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Old September 13th, 2010, 09:35 PM   #1
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The True Power of Green Screen!

This may be old news to some but I just ran across this on you tube and thought it was great!

YouTube - Stargate Studios Virtual Backlot Reel 2009
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Old September 13th, 2010, 11:43 PM   #2
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I'd seen some of those clips before, but not most of them. Thanks for the link. That is some pretty amazing work. And considering the bulk of it is in weekly series programming where turnaround is fairly speedy, the results of their efforts are still very convincing.

-Jon
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Old September 13th, 2010, 11:51 PM   #3
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I read about this in Studio Daily last year. Inspirational, ain't it?!
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Old September 17th, 2010, 04:05 AM   #4
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simply amazing...I love greenscreening...

Its alloooot of work to get it right..but the pay off is worth it.
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Old September 17th, 2010, 06:26 AM   #5
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Man I wish my keys came out looking as good. What software do you think they use?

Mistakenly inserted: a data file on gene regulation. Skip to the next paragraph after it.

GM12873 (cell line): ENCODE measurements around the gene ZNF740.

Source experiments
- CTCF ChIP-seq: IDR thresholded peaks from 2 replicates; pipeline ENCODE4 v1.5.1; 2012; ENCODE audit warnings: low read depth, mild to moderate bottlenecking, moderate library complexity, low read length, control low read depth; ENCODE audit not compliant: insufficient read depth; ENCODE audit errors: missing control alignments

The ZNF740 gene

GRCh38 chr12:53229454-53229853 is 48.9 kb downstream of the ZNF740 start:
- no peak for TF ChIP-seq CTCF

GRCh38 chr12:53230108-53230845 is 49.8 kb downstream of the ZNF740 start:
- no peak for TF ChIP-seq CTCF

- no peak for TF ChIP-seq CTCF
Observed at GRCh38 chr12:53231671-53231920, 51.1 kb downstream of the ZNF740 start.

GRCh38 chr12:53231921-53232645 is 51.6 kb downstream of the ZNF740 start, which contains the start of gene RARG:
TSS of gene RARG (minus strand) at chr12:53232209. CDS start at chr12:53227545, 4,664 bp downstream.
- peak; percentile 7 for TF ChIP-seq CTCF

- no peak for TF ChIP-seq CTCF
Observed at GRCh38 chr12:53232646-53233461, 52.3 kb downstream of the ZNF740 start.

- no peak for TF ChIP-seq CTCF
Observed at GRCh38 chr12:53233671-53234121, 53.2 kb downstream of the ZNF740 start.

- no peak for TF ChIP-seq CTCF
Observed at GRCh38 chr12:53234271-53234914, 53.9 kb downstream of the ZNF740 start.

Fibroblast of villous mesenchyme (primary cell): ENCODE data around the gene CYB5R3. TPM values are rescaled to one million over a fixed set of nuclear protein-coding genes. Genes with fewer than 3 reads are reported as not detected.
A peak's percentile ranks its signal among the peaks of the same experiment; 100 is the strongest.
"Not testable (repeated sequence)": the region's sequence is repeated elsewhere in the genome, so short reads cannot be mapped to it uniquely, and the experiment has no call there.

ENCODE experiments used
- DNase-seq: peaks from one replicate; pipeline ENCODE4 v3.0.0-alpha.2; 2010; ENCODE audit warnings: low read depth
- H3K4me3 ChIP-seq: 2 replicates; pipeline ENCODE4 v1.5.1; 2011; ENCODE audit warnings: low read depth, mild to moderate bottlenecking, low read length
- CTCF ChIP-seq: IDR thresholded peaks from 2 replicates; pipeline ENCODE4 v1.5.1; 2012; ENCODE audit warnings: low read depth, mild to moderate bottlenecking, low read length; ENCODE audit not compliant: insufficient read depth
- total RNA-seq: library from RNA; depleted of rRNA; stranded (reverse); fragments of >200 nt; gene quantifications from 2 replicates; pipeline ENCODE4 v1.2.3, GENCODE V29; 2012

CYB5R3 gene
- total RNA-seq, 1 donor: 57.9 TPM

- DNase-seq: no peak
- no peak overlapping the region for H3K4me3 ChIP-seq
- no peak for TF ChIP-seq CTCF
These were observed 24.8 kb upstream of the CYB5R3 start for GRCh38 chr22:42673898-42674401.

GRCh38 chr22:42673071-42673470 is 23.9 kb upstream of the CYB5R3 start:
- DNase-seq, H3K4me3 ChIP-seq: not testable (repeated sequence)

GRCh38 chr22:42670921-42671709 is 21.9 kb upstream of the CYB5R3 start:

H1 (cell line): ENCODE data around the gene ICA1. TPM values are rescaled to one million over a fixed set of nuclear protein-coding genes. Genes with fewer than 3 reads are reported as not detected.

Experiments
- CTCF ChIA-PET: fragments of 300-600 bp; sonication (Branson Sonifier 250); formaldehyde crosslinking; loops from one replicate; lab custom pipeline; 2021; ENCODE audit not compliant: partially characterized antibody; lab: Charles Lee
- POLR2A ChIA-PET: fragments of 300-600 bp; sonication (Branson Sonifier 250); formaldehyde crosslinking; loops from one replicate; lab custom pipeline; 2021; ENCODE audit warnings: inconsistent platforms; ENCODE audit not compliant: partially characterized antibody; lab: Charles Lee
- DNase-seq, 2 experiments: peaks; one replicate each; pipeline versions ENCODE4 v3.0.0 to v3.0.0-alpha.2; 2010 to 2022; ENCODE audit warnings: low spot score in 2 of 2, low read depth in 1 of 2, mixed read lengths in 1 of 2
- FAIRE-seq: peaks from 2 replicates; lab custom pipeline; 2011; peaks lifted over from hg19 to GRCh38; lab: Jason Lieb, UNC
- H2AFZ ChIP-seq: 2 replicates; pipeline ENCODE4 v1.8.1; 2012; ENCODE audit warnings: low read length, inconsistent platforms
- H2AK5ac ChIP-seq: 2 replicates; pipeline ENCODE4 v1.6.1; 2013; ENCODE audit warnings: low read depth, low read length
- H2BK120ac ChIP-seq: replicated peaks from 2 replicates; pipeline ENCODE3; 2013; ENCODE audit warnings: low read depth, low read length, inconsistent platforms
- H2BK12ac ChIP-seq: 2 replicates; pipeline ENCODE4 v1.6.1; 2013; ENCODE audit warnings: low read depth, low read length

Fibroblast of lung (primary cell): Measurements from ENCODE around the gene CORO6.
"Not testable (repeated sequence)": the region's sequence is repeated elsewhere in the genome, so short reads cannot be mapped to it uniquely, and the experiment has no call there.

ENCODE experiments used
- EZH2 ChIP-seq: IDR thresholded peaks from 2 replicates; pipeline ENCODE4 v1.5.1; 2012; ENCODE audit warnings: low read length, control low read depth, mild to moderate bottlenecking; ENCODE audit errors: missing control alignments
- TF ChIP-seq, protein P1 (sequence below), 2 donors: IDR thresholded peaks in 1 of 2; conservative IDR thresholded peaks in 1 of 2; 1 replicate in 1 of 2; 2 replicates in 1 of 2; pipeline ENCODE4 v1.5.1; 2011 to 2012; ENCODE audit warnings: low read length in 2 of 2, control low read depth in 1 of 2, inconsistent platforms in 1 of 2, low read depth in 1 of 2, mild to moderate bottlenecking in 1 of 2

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Old September 17th, 2010, 09:22 AM   #6
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I interviewed the principals of Stargate earlier this year for the final season of 24. Amazing work and what is really interesting is that they shoot all of the BG plates and footage on a suitcase full of 5D MKIIs that they drag to NYC. That is exactly how they shot the 24 episode that has scenes shot at the UN. Very convincing technique they use, very innovative and relatively low cost in comparison to hiring crews in NY and doing big location shoots.

This kind of stuff is the future of filmmaking, I truly think traditional location shoots with large union crews will eventually be replaced by green screen shoots indoors and out combined with virtual BGs and environments. Hollywood will always go for cheaper, if the results hold up and based upon Stargate's work, I think it can. Right now, it is a high end specialty, but eventually it will become much cheaper and easier to do the compositing convincingly.

Dan
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Old September 18th, 2010, 01:53 PM   #7
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Its almost ashame that new technology is replacing these old traditions.. Ten years from now film schools wont even teach what seamed like the necessities of film and set design.
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Old September 18th, 2010, 03:19 PM   #8
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I was surprised by how imperfect the the green backgrounds were. In many cases there were significant seams and uneven lighting. Anyone know what software they use?
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Old September 18th, 2010, 06:47 PM   #9
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Here's an article that mentions something about what they used in Helen of Troy:

helen of troy and usa network and stargate digital and helen of troy and special effects and maya and softimage and after effects and special effects and stargate digital